The 2015–2016 outbreak of Zika virus (ZIKV) disease has affected many countries and is a major public health concern. ZIKV is associated with fetal microcephaly and neurological complications, and countermeasures are needed to treat and prevent ZIKV infection. We report the isolation of 13 specific human monoclonal antibodies from a single patient infected with ZIKV. Two of the isolated antibodies (Z23 and Z3L1) demonstrated potent ZIKV-specific neutralization in vitro without binding or neutralizing activity against strains 1 to 4 of dengue virus, the closest relative to ZIKV. These two antibodies provided postexposure protection to mice in vivo. Structural studies revealed that Z23 and Z3L1 bound to tertiary epitopes in envelope protein domain I, II, or III, indicating potential targets for ZIKV-specific therapy. Our results suggest the potential of antibody-based therapeutics and provide a structure-based rationale for the design of future ZIKV-specific vaccines.
Jonsson P, Southcombe JH, Santos AM, et al., 2016, Remarkably low affinity of CD4/peptide-major histocompatibility complex class II protein interactions, Proceedings of the National Academy of Sciences of the United States of America, Vol: 113, Pages: 5682-5687, ISSN: 1091-6490
The αβ T-cell coreceptor CD4 enhances immune responses more than 1 million-fold in some assays, and yet the affinity of CD4 for its ligand, peptide-major histocompatibility class II (pMHC II) on antigen-presenting cells, is so weak that it was previously unquantifiable. Here, we report that a soluble form of CD4 failed to bind detectably to pMHC II in surface plasmon resonance-based assays, establishing a new upper limit for the solution affinity at 2.5 mM. However, when presented multivalently on magnetic beads, soluble CD4 bound pMHC II-expressing B cells, confirming that it is active and allowing mapping of the native coreceptor binding site on pMHC II. Whereas binding was undetectable in solution, the affinity of the CD4/pMHC II interaction could be measured in 2D using CD4- and adhesion molecule-functionalized, supported lipid bilayers, yielding a 2D Kd of ∼5,000 molecules/μm2. This value is two to three orders of magnitude higher than previously measured 2D Kd values for interacting leukocyte surface proteins. Calculations indicated, however, that CD4/pMHC II binding would increase rates of T-cell receptor (TCR) complex phosphorylation by threefold via the recruitment of Lck, with only a small, 2–20% increase in the effective affinity of the TCR for pMHC II. The affinity of CD4/pMHC II therefore seems to be set at a value that increases T-cell sensitivity by enhancing phosphorylation, without compromising ligand discrimination.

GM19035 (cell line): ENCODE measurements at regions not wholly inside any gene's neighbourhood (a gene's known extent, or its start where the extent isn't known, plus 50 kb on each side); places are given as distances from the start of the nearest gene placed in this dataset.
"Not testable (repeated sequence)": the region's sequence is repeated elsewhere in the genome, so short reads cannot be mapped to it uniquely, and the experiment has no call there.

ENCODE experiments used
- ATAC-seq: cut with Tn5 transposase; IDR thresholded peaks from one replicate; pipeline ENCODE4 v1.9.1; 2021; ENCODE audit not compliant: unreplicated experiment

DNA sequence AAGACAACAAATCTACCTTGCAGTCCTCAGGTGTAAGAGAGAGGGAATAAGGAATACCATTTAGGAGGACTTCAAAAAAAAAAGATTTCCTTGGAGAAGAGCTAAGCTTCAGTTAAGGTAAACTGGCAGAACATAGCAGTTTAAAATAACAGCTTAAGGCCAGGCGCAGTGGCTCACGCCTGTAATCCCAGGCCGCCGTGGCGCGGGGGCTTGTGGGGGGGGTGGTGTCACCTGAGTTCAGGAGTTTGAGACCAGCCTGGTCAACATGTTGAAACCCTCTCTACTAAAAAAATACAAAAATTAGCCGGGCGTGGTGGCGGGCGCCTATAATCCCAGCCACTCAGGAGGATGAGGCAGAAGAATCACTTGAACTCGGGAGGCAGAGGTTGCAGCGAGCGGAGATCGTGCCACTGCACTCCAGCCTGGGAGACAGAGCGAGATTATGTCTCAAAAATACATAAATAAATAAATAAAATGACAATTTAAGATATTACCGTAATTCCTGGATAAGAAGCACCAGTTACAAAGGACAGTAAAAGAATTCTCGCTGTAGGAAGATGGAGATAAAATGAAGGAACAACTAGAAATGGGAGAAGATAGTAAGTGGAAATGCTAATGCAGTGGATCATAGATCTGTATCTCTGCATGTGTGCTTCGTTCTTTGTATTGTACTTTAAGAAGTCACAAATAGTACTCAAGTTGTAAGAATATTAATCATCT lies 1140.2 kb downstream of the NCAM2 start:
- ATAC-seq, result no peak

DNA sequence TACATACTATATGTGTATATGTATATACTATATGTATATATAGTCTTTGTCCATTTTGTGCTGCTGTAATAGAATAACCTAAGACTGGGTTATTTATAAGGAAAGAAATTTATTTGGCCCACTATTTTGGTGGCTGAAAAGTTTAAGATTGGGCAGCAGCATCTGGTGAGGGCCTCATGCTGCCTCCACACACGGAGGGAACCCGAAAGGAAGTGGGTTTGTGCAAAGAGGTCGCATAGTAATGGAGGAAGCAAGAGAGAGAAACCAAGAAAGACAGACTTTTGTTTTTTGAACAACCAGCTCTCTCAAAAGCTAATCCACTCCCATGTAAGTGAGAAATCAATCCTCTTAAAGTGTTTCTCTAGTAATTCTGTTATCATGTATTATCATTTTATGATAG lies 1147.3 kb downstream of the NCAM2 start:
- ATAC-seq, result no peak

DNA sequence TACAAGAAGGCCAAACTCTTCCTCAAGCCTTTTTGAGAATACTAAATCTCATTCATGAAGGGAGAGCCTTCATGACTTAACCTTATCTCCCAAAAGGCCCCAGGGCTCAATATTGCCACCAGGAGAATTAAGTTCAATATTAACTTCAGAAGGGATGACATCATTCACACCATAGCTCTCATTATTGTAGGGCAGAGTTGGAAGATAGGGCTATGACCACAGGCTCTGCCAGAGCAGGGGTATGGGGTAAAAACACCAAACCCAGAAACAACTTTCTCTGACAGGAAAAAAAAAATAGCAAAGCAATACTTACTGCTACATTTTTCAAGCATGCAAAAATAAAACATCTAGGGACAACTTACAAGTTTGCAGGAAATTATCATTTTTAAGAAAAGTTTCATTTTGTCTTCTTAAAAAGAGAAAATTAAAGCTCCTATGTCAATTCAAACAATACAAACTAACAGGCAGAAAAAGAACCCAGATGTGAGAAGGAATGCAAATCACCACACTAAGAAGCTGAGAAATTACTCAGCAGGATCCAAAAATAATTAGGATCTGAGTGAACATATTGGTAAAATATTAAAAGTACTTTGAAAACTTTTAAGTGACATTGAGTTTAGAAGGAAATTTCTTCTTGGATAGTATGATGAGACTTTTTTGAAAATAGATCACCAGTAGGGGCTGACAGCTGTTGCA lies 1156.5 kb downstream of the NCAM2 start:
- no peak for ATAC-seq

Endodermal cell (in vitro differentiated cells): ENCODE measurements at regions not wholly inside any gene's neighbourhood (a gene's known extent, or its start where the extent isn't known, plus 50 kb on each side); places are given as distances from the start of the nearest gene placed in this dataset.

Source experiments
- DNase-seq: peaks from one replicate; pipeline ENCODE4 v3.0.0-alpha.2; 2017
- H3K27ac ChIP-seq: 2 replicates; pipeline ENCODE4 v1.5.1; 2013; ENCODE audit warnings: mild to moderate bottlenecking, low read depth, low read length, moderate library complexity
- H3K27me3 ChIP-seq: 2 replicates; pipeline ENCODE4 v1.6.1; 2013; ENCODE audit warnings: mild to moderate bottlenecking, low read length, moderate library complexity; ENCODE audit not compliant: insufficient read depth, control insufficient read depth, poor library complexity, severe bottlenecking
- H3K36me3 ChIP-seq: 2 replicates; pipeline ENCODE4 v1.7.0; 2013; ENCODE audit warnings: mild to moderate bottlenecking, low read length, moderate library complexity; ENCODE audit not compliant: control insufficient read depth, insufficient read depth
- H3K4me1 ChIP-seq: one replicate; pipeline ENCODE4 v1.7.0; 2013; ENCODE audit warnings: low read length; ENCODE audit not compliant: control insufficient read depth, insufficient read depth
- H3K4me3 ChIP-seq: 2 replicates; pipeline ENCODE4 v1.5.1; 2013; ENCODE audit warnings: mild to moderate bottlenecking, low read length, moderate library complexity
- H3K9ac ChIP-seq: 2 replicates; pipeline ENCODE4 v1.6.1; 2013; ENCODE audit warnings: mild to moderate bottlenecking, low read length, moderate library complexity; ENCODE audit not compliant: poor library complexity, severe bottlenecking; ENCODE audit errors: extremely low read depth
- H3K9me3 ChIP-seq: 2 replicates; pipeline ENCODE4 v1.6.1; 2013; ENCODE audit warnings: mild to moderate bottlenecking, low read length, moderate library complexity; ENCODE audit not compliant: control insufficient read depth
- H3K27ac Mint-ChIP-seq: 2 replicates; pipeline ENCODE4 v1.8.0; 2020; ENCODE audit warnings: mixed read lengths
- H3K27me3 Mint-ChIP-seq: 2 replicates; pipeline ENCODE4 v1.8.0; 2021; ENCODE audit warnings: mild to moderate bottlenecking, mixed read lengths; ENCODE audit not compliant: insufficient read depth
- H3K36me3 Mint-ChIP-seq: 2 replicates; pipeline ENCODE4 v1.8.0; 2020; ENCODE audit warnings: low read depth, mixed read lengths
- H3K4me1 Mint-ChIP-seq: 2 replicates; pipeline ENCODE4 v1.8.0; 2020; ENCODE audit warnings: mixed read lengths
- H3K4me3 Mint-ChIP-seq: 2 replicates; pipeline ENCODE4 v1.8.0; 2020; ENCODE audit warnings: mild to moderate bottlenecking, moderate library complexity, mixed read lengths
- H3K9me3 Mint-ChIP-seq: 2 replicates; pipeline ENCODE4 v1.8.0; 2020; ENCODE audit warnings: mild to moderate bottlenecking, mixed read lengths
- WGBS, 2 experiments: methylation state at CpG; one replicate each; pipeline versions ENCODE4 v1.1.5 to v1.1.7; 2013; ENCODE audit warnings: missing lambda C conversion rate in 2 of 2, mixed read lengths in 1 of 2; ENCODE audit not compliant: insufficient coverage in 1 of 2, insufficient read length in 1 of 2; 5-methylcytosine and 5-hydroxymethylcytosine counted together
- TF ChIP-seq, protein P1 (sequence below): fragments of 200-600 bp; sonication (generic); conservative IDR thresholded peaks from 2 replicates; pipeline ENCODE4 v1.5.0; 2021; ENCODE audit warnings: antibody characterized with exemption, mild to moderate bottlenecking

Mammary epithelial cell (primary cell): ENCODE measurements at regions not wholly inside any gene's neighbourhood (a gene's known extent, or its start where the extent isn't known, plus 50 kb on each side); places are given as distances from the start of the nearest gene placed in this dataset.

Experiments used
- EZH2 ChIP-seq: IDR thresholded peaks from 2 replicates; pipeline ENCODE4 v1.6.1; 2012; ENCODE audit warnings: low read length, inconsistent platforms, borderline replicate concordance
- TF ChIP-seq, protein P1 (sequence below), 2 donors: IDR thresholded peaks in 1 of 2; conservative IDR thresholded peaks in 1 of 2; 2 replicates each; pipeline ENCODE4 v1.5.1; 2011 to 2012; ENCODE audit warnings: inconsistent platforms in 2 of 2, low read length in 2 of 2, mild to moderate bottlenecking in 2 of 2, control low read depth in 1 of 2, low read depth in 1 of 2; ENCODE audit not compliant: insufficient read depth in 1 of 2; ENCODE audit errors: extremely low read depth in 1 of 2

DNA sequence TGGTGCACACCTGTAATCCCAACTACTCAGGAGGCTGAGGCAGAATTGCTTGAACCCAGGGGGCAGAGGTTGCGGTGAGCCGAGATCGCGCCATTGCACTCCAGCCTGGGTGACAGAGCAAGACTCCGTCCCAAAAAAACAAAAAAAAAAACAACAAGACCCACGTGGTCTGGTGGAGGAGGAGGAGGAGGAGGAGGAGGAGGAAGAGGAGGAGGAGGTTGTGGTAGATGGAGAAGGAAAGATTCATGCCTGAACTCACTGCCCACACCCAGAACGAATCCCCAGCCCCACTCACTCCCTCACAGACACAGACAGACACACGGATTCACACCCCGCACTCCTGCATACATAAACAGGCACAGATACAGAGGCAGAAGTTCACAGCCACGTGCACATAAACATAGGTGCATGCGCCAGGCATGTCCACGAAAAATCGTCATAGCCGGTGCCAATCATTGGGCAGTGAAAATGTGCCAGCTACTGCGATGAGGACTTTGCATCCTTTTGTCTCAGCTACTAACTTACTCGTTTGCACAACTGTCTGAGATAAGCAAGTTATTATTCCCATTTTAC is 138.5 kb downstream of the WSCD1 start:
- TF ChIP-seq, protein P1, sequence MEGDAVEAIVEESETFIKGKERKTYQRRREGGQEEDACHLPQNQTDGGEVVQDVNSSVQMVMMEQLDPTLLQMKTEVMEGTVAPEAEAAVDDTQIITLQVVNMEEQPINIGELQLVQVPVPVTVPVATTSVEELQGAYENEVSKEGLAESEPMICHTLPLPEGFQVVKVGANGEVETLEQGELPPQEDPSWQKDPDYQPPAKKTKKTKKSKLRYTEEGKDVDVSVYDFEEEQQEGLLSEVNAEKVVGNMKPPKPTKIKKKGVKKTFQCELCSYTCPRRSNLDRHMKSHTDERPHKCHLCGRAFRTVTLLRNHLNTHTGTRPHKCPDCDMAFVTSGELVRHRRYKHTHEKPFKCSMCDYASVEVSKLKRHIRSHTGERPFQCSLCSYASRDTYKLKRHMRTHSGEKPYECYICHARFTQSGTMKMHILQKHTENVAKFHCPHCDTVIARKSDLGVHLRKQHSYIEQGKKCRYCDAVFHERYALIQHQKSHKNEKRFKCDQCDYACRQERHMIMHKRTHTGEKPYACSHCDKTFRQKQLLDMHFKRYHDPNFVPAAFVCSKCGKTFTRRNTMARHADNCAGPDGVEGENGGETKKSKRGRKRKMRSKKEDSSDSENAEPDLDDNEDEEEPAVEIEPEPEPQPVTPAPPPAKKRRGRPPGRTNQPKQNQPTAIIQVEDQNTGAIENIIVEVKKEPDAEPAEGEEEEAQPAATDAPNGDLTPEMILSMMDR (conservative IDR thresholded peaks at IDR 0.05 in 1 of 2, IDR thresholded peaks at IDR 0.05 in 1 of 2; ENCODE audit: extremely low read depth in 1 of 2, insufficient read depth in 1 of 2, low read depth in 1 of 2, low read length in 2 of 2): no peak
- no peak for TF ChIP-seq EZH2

Chen Y, Li N, Zhang T, et al., 2015, Comprehensive Characterization of the Transmitted/Founder env Genes From a Single MSM Cohort in China, JAIDS-Journal of Acquired Immune Deficiency Syndromes, Vol: 69, Pages: 403-412, ISSN: 1944-7884